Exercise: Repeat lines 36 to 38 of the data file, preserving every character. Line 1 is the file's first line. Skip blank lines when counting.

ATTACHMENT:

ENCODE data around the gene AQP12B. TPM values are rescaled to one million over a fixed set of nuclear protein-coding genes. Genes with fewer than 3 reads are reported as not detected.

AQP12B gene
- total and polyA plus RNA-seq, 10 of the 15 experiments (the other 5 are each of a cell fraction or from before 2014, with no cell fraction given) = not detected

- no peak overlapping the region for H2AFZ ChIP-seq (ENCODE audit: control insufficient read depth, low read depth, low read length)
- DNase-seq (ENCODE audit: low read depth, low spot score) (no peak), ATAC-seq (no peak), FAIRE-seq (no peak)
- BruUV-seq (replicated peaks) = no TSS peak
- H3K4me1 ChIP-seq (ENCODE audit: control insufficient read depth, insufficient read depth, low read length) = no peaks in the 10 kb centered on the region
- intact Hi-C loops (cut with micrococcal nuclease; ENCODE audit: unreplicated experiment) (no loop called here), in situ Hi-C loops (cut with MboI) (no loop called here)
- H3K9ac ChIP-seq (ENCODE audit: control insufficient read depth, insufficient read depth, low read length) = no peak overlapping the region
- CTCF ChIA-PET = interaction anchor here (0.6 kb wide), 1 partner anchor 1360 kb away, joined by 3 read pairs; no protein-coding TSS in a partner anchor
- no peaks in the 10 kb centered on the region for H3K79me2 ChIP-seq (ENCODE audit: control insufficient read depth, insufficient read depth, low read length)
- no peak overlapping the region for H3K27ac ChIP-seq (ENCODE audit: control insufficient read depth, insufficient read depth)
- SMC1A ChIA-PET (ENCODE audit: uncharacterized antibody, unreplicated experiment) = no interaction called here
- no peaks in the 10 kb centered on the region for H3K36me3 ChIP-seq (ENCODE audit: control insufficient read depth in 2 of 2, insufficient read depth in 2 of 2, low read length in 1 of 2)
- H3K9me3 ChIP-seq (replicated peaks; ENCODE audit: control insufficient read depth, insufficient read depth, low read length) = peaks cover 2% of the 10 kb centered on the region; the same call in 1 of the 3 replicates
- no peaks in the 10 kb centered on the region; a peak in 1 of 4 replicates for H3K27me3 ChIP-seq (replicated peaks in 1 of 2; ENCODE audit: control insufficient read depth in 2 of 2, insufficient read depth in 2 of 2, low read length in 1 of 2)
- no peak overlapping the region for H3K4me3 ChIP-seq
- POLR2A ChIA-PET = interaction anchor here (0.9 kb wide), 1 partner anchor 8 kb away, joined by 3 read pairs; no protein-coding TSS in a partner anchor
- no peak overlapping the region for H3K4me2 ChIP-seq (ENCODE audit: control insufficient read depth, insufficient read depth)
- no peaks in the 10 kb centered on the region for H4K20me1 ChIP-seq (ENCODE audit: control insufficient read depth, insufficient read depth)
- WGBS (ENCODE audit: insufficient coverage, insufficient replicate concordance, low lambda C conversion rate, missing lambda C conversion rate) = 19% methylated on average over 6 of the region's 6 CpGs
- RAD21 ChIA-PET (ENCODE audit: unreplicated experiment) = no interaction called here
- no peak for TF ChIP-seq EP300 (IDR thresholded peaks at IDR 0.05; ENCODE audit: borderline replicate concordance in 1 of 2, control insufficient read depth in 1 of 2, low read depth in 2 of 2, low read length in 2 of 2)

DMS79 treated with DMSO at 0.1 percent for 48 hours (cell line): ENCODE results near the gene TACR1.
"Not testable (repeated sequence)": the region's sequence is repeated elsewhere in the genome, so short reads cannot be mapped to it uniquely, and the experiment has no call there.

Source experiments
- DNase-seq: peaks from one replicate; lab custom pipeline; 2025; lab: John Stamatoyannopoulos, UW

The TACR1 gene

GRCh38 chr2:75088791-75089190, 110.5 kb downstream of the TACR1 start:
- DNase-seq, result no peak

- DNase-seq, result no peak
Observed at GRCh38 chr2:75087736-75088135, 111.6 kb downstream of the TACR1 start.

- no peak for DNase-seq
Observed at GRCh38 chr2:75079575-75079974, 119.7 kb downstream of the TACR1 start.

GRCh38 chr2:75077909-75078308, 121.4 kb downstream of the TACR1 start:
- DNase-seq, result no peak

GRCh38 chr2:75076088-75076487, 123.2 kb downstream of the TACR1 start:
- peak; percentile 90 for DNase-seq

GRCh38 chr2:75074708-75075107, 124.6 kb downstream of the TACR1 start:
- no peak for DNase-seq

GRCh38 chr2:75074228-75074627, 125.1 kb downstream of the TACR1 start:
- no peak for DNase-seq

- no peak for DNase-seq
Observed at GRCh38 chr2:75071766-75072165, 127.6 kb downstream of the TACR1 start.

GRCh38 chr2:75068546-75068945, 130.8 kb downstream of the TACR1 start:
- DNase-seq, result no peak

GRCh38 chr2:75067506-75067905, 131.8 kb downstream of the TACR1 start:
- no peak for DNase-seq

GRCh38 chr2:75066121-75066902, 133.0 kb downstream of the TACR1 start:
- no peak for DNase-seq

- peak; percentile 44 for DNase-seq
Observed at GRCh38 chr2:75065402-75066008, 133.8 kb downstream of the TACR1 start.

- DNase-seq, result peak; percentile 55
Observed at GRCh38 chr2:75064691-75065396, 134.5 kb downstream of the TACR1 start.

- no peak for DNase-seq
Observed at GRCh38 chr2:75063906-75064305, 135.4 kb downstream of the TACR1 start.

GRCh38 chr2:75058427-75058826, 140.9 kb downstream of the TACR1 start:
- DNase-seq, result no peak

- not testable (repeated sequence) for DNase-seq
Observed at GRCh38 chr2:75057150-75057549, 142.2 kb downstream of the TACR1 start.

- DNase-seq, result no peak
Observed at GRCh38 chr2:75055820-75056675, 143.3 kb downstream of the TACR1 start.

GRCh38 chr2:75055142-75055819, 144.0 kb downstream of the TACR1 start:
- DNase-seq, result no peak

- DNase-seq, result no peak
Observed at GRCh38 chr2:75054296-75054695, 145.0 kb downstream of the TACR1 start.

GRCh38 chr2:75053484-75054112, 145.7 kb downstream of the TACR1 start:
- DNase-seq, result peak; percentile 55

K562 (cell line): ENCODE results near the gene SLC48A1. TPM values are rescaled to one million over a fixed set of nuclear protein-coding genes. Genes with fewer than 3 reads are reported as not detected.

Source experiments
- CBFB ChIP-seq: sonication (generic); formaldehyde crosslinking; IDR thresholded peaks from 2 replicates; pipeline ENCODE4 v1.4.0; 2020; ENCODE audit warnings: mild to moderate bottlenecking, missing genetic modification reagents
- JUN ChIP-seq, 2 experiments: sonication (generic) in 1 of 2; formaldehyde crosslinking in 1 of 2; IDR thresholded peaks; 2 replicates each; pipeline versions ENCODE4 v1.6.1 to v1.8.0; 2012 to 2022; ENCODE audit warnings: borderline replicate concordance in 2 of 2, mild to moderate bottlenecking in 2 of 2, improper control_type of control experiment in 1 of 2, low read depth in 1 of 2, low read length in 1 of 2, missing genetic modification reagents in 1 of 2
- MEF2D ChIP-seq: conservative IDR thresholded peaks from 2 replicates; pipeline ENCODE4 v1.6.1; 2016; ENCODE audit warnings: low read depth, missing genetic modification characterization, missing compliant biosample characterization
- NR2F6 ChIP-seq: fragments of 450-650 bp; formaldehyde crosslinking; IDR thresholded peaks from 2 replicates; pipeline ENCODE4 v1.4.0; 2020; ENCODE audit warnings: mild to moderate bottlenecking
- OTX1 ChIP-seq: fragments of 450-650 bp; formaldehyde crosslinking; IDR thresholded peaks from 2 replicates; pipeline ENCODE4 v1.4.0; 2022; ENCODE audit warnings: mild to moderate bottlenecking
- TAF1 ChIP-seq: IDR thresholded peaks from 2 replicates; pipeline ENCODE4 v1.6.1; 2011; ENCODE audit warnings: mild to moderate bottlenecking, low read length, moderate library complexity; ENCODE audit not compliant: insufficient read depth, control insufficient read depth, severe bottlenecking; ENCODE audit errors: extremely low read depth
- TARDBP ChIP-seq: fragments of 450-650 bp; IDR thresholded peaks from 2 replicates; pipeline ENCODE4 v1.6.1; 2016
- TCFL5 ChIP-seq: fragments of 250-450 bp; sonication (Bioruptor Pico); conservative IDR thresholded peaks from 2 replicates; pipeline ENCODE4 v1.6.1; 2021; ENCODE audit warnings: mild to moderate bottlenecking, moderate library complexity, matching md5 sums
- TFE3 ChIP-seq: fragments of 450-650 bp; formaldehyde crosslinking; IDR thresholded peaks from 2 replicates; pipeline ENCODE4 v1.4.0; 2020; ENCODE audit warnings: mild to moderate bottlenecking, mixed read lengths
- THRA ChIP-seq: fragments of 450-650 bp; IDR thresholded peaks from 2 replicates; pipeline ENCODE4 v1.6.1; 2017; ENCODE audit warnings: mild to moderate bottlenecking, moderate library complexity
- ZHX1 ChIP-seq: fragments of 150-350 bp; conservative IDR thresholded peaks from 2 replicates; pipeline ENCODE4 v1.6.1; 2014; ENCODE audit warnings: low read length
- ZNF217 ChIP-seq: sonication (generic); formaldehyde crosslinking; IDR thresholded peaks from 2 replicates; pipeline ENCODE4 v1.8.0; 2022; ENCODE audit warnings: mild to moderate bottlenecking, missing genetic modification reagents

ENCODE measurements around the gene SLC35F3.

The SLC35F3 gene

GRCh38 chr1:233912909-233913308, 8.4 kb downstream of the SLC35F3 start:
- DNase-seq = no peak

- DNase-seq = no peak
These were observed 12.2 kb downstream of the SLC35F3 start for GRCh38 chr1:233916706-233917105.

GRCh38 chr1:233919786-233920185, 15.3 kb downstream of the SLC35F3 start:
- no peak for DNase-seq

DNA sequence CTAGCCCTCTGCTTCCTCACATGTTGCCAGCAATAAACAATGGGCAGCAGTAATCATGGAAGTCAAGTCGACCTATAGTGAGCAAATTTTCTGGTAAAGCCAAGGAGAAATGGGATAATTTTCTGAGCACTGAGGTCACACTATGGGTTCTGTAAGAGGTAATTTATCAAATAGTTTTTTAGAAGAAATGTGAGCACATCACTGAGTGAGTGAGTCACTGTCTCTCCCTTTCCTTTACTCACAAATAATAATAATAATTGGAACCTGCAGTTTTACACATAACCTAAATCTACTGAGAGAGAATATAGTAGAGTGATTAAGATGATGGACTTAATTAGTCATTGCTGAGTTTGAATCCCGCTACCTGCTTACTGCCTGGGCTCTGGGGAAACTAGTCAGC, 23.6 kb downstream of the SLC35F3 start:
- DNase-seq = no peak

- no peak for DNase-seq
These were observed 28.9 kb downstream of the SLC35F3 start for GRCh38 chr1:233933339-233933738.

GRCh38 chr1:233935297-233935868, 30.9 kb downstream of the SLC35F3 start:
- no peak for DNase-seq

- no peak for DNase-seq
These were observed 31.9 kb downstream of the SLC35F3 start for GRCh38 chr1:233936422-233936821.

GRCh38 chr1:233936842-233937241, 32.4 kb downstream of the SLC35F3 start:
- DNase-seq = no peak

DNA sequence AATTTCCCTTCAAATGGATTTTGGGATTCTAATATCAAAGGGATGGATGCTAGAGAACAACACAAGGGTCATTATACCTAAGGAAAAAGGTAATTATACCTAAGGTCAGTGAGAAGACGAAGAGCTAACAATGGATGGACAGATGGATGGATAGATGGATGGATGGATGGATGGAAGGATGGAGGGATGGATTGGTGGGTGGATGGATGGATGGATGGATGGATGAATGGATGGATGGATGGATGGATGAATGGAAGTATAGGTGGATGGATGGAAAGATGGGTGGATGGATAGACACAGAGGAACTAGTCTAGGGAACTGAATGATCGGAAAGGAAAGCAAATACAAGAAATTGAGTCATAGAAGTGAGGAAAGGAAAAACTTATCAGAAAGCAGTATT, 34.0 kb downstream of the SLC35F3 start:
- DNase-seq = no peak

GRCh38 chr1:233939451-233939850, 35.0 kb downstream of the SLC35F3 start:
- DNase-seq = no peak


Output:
- DNase-seq, result no peak

GRCh38 chr2:75076088-75076487, 123.2 kb downstream of the TACR1 start:
- peak; percentile 90 for DNase-seq